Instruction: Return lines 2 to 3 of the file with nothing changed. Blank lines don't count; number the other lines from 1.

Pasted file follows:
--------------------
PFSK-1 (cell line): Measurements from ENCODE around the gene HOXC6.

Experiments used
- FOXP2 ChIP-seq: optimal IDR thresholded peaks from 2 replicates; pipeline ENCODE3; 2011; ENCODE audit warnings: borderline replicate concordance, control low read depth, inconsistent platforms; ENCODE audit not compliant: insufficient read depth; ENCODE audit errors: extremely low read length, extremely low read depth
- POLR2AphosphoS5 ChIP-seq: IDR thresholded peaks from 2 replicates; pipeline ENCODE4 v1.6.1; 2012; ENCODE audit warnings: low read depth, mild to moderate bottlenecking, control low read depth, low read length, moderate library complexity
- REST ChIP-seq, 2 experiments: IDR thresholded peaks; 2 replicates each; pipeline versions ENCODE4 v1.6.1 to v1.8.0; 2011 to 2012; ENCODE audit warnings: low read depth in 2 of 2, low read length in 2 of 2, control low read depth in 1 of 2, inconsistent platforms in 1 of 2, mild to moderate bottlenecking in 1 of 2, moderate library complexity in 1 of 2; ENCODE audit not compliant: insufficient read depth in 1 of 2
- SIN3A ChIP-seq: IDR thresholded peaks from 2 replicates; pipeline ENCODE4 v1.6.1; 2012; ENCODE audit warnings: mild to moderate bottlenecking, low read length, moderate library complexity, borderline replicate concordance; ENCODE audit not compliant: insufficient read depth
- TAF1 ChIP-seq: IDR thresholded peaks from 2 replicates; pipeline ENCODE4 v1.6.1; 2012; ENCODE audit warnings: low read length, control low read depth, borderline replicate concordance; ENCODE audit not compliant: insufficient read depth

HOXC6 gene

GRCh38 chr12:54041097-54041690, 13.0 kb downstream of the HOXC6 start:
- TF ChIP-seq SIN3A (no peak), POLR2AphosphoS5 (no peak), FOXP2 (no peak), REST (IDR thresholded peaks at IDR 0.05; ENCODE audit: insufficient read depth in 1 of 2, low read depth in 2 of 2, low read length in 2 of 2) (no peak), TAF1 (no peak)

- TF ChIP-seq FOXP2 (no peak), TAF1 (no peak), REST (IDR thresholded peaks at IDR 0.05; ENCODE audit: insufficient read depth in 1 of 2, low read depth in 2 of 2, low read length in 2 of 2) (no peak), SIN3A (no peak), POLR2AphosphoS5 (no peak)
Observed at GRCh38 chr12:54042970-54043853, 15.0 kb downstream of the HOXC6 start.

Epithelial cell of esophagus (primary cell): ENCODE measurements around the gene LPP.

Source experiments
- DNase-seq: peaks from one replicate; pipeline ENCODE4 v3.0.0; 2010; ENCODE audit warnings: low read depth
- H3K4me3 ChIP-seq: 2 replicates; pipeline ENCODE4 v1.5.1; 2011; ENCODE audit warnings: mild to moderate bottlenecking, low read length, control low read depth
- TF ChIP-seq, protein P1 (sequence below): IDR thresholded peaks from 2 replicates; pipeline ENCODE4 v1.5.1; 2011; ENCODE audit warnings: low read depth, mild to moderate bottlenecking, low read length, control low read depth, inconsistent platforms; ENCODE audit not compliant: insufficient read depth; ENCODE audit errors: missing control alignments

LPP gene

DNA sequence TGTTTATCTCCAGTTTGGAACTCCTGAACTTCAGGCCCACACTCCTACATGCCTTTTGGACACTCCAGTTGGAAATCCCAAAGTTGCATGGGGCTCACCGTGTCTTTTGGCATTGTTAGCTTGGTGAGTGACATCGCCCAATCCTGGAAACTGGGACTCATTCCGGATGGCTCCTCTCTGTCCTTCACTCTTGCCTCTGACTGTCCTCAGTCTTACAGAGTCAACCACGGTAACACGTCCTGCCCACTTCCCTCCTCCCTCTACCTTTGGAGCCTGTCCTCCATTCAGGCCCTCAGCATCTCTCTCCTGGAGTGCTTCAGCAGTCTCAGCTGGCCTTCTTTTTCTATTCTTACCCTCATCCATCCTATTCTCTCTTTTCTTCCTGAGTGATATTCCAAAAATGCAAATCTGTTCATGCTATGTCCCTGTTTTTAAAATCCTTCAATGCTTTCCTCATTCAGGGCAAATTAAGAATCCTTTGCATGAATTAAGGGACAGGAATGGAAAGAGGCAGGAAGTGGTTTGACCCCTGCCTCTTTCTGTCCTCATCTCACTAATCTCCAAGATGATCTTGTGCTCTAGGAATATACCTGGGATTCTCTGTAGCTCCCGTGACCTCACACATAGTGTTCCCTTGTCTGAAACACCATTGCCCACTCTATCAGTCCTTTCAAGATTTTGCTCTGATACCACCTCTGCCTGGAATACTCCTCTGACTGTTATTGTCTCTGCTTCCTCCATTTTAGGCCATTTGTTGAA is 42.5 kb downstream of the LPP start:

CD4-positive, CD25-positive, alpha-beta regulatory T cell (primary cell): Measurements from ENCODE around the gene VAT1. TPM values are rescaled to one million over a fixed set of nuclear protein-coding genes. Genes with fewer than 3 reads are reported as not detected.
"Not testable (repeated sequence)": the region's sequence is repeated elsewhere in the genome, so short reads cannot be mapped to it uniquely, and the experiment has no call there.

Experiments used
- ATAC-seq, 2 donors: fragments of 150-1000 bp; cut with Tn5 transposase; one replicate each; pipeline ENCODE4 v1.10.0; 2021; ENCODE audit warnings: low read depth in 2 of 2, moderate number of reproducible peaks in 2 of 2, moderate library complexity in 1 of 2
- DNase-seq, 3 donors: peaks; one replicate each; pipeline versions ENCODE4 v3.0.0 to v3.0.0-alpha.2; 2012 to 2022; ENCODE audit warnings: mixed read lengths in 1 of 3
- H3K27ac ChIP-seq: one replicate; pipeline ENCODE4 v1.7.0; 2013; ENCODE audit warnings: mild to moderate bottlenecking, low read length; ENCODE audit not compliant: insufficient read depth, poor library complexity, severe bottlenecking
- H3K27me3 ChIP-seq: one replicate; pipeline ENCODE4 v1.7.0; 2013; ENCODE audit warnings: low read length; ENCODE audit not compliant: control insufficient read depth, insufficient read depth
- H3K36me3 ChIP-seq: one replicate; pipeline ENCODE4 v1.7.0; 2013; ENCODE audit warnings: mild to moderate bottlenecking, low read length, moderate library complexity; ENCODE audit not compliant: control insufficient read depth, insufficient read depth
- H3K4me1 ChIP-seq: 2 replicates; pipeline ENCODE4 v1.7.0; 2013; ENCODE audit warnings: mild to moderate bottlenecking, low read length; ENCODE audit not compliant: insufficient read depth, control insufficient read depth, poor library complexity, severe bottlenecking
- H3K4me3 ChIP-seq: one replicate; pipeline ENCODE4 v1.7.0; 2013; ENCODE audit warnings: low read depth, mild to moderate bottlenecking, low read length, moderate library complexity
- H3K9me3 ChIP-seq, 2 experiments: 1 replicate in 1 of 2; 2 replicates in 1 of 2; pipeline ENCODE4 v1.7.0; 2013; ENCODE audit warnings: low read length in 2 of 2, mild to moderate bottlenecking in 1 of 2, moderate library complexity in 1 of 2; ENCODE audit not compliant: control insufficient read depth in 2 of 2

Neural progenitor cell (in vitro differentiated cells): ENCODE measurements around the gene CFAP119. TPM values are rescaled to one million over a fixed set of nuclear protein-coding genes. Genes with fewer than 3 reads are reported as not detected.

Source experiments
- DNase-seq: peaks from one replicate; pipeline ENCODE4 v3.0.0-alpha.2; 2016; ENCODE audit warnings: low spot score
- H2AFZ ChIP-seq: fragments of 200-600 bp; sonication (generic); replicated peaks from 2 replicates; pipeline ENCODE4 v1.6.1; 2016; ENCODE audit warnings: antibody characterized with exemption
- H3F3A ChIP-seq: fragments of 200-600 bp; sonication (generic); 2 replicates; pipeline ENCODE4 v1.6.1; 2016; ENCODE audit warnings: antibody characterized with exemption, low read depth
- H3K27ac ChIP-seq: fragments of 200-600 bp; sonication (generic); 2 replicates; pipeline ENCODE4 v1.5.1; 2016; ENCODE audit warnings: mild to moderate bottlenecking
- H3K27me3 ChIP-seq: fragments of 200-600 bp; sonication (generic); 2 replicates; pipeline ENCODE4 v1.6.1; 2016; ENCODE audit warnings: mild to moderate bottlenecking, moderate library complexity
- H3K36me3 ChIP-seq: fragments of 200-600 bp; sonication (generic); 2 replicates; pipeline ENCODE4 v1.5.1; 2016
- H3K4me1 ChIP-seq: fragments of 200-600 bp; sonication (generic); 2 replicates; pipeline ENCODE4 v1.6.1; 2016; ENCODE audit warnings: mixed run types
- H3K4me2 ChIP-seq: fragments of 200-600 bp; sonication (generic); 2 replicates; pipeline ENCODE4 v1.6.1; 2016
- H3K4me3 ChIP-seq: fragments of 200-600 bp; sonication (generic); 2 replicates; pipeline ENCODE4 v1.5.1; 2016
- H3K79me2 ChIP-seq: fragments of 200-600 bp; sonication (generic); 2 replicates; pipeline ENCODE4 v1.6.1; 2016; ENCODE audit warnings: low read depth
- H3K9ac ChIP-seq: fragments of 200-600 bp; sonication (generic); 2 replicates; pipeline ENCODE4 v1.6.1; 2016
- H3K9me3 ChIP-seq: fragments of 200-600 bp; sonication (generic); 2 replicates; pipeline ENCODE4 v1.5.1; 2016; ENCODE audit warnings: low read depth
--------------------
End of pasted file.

Experiments used
- FOXP2 ChIP-seq: optimal IDR thresholded peaks from 2 replicates; pipeline ENCODE3; 2011; ENCODE audit warnings: borderline replicate concordance, control low read depth, inconsistent platforms; ENCODE audit not compliant: insufficient read depth; ENCODE audit errors: extremely low read length, extremely low read depth